I started The Man Who Ate Too Much: The Life of James Beard by John Birdsall as an ARC and couldn’t get through it then tried again when it was published. This time I was able to put my finger on what bothered me.
I understand the impulse to make the subject of a biography seem fresh and real but the author goes too far in imagining what the Beard was literally thinking and experiencing. Who knows if he observed “actresses lacing their tea with brandy” and if men winked at him and gave him candy? Or if didn’t like the scent of his father’s hair oil. Or if he caught the eye of a man along the train tracks and thought he looked like the family cook. It all reads as outright fantasy. There is a way to write biographies and factual information that doesn’t require so much fabrication. So much James felt this, James ate this, James saw this—you just don’t know. There were no home movies of the time, he doesn’t seem to have kept a minute to minute diary. It reads like fan fiction.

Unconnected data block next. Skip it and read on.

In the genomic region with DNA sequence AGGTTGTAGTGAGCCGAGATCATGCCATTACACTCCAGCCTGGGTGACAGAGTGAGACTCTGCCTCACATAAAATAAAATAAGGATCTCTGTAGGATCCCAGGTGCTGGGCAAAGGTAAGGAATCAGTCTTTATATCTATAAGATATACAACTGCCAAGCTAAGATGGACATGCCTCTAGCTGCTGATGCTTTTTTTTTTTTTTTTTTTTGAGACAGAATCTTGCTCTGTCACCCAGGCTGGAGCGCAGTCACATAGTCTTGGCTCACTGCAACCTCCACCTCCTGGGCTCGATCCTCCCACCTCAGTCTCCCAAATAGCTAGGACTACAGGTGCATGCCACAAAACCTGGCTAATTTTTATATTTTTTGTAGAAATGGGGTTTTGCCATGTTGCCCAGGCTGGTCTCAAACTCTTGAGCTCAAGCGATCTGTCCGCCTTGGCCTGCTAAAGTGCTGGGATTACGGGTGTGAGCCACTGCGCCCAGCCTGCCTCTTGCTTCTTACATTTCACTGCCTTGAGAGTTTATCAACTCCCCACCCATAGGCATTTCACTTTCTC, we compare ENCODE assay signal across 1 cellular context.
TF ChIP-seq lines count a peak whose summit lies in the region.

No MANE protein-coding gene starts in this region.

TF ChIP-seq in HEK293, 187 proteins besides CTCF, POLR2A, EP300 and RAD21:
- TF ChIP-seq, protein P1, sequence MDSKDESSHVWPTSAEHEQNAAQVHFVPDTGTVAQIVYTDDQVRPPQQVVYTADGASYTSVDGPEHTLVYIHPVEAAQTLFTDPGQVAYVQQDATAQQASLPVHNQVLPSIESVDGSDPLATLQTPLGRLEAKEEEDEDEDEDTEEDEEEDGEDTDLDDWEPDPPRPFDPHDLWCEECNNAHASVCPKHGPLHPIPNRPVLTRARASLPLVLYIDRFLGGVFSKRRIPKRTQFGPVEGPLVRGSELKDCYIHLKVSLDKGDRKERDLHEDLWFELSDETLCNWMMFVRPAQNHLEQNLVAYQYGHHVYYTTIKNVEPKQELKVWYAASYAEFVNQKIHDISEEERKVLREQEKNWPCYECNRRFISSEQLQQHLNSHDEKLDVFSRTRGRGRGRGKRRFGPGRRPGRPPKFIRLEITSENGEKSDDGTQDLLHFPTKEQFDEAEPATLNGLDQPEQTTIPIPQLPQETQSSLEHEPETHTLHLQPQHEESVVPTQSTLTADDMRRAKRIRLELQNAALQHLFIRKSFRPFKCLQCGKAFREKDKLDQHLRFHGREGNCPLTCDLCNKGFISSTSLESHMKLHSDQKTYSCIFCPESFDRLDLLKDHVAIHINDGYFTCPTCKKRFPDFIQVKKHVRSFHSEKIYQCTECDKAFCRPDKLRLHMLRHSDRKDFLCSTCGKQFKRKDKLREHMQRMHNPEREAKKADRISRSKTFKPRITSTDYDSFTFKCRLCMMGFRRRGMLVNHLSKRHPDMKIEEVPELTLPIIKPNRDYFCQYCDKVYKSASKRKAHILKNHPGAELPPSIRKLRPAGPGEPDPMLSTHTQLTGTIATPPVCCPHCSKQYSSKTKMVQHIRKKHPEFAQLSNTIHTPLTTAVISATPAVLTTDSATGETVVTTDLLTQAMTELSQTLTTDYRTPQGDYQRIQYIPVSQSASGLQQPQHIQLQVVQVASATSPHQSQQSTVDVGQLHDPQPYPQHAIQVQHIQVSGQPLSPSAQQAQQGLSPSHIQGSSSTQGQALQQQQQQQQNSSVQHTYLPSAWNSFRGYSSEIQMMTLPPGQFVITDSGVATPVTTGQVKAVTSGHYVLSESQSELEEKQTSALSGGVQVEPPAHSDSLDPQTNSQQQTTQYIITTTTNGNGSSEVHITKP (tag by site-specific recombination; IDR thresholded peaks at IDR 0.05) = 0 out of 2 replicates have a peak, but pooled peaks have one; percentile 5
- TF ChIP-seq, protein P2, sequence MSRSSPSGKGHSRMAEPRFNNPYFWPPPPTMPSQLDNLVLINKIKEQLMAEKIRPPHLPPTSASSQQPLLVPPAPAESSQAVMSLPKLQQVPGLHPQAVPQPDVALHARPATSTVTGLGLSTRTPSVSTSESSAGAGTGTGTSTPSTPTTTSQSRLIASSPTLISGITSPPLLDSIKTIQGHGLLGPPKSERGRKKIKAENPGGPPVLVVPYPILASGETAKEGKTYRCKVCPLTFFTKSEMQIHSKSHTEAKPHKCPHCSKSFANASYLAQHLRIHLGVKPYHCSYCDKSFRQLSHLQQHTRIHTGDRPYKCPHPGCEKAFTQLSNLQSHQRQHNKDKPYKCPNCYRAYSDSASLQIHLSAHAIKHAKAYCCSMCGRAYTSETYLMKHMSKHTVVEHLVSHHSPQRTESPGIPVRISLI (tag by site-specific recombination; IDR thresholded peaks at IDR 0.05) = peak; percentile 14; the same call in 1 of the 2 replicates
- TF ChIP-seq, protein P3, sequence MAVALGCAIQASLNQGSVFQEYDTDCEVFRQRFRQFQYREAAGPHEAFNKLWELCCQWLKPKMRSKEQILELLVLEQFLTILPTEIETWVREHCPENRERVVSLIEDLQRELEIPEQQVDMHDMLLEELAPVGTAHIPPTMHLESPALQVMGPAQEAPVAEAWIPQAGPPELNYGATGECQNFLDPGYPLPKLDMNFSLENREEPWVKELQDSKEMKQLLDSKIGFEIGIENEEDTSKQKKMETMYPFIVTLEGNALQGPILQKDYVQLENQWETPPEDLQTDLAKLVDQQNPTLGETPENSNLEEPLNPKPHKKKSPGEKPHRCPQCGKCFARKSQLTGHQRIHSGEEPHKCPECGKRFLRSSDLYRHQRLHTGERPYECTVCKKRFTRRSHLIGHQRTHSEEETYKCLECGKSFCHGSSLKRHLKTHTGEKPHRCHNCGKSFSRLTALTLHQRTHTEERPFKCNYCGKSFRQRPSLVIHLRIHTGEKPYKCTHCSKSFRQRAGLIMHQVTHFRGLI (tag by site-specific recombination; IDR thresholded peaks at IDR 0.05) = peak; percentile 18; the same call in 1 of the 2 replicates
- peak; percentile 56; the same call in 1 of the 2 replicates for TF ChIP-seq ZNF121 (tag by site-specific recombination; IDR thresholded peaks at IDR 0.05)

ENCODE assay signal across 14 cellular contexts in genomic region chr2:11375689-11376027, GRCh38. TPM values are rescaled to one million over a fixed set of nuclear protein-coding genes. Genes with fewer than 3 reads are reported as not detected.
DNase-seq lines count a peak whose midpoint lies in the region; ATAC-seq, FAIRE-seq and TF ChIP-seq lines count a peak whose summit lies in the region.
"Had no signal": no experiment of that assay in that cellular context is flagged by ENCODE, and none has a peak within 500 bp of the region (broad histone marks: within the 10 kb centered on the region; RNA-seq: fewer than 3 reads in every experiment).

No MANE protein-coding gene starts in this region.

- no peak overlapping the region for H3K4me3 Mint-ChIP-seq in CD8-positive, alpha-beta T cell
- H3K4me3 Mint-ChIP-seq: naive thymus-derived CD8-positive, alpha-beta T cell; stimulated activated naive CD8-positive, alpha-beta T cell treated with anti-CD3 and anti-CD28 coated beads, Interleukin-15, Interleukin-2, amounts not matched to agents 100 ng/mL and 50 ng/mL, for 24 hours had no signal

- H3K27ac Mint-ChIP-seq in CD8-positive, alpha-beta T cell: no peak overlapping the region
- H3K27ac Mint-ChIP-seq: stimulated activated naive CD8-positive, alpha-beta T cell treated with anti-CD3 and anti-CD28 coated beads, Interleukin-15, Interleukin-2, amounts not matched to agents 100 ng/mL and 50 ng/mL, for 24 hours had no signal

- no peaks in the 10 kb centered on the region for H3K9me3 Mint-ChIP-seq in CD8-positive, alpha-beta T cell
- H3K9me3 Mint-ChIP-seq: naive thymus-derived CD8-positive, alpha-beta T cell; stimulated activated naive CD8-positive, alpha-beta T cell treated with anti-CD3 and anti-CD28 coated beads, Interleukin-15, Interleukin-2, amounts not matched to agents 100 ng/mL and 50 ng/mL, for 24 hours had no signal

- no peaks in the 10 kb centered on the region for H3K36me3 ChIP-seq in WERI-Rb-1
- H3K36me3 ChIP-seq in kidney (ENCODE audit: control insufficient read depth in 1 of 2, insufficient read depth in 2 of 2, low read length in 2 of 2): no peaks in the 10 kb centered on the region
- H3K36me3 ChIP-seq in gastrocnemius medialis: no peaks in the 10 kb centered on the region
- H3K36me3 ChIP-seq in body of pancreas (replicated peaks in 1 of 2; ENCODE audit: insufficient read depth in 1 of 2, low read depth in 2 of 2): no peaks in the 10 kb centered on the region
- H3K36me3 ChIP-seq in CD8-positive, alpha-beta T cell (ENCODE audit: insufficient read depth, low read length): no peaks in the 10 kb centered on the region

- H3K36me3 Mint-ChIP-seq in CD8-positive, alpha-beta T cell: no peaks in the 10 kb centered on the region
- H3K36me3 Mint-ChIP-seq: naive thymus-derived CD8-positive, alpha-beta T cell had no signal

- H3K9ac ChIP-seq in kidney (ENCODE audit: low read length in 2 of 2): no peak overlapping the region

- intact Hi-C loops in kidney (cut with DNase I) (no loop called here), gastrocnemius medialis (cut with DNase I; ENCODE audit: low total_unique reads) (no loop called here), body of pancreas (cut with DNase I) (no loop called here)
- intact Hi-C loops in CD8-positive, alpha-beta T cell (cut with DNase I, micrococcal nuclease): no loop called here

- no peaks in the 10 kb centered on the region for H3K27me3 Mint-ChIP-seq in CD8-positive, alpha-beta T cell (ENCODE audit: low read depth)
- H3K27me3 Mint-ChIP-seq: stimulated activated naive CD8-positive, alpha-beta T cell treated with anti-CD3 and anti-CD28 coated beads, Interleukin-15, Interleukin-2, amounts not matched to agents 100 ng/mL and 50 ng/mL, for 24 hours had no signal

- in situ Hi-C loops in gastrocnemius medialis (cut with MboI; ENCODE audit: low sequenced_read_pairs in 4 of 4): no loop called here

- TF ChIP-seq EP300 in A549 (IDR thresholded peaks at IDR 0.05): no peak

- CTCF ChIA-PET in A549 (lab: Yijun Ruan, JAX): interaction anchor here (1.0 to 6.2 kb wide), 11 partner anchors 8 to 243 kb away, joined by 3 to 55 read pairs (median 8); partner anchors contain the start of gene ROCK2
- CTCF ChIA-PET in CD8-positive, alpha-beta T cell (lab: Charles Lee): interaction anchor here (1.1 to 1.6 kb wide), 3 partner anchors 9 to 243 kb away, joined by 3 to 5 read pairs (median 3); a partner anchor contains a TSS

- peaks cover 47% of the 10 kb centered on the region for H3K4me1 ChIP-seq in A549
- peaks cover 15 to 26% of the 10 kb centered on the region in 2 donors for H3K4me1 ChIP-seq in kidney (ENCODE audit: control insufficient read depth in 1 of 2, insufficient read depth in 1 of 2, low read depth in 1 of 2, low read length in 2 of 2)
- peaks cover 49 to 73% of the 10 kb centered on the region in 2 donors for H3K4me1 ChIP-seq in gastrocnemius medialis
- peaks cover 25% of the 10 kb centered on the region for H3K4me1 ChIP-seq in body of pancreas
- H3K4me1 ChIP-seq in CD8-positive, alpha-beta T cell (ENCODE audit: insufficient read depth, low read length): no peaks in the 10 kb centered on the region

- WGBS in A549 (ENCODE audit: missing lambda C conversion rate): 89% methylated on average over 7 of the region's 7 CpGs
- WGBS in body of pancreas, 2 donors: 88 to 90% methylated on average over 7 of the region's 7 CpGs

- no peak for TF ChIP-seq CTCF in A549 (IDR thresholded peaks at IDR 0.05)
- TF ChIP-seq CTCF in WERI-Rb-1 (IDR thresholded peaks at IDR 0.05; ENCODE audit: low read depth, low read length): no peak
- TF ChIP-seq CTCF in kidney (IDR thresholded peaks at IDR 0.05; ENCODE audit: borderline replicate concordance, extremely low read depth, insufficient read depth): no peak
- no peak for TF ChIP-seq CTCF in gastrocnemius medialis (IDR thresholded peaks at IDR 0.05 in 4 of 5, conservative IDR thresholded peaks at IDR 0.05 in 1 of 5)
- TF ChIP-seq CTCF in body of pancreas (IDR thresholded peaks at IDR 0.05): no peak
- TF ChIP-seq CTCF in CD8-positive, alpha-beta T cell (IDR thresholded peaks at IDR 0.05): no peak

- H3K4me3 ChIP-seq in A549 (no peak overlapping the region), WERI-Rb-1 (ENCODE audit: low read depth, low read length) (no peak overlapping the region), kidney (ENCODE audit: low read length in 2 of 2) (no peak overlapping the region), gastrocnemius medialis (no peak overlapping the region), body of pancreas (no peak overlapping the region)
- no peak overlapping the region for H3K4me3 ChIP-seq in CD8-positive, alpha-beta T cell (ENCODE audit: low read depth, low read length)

I did appreciate the shedding of light into Beard’s “borrowing” of other people’s recipes. As a recipe developer myself, it is galling to come across recipes I created in other people’s cookbooks and websites unchanged.
Birdsall isn’t a bad writer but I think he would be been better off writing a novelization of Beard’s life rather than what is being sold as a biography. I’m puzzled why he didn’t, he clearly enjoyed fantasizing and making up details about Beard’s thoughts and day to day life and a whole book of that without the expectation it was to be a wholly factual work would be have been much more palatable. Instead I was left wondering what else was made up when he talked about Beard’s life. Did he keep his flourishes just to Beard’s thoughts? Or were other things made up or exaggerated for dramatic effect? We don’t know because as he points out in the foreword, little has been written about Beard the man and even people close to him seem to have vastly different perceptions of him.